2023 Cyber Insurance Market Outlook
Posted February 17, 2023
Evolving technology, increasing threat vectors and growing attacker sophistication has continued to drive up both the frequency and severity of cyber incidents, resulting in an ongoing rise in cyber insurance claims and subsequent underwriting losses. Amid these market conditions, most policyholders experienced higher cyber insurance rates throughout 2022. In addition to elevated premiums, insureds have begun encountering coverage restrictions, further scrutiny from underwriters regarding cybersecurity practices and exclusions for losses stemming from certain types of cyber incidents—namely, acts of cyberwarfare related to international conflicts and other prevalent cyberattack methods (e.g., ransomware). Moving into 2023, industry experts anticipate that difficult market conditions—combined with several new entrants to the segment—will make for an increasingly volatile and unpredictable cyber insurance space.
Developments and Trends to Watch
- Increased nation-state and supply chain threats—Nation-state cyberattacks remain a major concern, especially as the ongoing Russia-Ukraine conflict contributes to global cyberwarfare Because nation-state attacks often arise from third-party exposures, businesses have also become more focused on addressing their supply chain vulnerabilities by bolstering their cybersecurity practices.
- Tightened underwriting standards—Similar to 2022, cyber insurance carriers have continued to adjust their underwriting practices to help mitigate the risk of making costly payouts. In particular, the heightened severity of cyber incidents has motivated most carriers to be more selective regarding which businesses they will insure and the types of losses they will cover.
- Evolved regulations—In the past few years, both the federal government and certain states have introduced stricter data privacy and breach notification laws, holding businesses more accountable for their cybersecurity In 2021, Virginia and Colorado implemented tightened legislation mirroring the California Consumer Privacy Act and Europe’s General Data Protection Regulation. Additionally, several states created laws that expanded the definition of personally identifiable information (PII) and elevated the penalties for exposing PII. In 2022, the federal government also introduced multiple new cybersecurity regulations. Such laws are expected to continue evolving during 2023, making it critical for businesses to prioritize compliance.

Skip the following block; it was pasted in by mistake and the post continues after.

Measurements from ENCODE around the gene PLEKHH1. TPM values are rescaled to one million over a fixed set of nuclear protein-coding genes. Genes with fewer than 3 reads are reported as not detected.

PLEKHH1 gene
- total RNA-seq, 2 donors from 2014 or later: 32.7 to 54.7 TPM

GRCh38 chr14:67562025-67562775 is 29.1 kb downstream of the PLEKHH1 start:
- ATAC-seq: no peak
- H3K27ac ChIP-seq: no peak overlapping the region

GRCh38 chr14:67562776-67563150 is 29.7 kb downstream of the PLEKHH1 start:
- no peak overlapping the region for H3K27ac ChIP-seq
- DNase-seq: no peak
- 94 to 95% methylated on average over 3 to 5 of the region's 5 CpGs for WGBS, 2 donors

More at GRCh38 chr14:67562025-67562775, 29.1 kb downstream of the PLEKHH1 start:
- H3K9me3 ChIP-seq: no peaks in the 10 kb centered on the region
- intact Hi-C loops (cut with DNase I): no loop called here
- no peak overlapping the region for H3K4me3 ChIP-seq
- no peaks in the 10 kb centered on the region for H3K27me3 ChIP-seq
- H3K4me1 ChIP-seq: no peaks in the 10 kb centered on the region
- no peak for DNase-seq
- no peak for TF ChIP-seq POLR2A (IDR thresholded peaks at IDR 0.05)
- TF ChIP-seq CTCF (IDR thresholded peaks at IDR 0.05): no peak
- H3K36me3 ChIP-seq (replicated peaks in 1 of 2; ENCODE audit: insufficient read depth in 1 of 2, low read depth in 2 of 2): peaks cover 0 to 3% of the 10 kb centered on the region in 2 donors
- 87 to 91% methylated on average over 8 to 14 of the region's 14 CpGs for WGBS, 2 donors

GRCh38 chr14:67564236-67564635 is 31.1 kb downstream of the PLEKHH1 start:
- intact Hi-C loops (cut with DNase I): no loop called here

- Elevated ransomware concerns—Ransomware attacks continue to impact businesses of all sizes and sectors, but especially small- and medium-sized What’s worse, these attacks often carry costly losses—both as a result of substantial payment demands and technology and data recovery efforts. In fact, international software company Acronis revealed in its latest Cyberthreat Report that global ransomware damages are expected to exceed $30 billion in 2023.
- Heightened business email compromise (BEC) risks—BEC scams involve cybercriminals impersonating seemingly legitimate sources—such as senior-level employees, suppliers, vendors, business partners or other organizations—via email. These scams are among the most expensive types of social engineering losses and have become a major threat to businesses across industry lines. The FBI reported that BEC scams have increased by 39% since 2020, contributing to $2.4 billion in annual losses throughout the United States and costing an average of $120,000 per incident.
Tips for Insurance Buyers
- Work with trusted insurance professionals to understand the different types of cyber coverage available and secure a policy that suits your unique needs.
- Utilize loss control services offered by insurance carriers to help strengthen your cybersecurity measures.
- Focus on employee training to prevent cybercrime from affecting your operations.
- Keep organizational technology secure by utilizing a virtual private network, installing antivirus software, implementing a firewall, restricting employees’ administrative controls and encrypting all sensitive data.